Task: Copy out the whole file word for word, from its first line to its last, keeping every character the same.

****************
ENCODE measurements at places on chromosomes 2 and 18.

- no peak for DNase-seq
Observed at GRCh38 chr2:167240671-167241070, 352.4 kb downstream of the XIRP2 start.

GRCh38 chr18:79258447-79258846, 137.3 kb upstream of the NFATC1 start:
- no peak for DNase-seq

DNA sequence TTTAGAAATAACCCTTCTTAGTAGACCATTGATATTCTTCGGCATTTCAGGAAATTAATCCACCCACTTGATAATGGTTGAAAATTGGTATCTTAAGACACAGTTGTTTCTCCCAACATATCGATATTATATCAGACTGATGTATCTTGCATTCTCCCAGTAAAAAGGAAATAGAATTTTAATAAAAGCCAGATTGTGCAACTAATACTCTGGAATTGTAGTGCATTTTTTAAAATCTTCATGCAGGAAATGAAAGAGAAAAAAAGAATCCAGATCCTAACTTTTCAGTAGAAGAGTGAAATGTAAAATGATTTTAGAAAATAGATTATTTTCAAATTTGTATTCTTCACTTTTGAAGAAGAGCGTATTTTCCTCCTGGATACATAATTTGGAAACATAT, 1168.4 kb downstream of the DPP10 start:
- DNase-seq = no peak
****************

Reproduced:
ENCODE measurements at places on chromosomes 2 and 18.

- no peak for DNase-seq
Observed at GRCh38 chr2:167240671-167241070, 352.4 kb downstream of the XIRP2 start.

GRCh38 chr18:79258447-79258846, 137.3 kb upstream of the NFATC1 start:
- no peak for DNase-seq

DNA sequence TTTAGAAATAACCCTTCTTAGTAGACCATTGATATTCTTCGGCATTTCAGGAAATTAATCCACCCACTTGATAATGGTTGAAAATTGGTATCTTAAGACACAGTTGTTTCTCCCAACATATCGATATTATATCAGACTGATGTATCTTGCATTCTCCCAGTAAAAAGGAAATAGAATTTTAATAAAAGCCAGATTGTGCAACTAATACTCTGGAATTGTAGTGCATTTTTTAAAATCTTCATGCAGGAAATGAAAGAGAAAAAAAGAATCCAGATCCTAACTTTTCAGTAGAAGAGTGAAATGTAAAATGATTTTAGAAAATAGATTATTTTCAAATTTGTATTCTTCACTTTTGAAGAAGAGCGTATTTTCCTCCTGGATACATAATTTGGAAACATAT, 1168.4 kb downstream of the DPP10 start:
- DNase-seq = no peak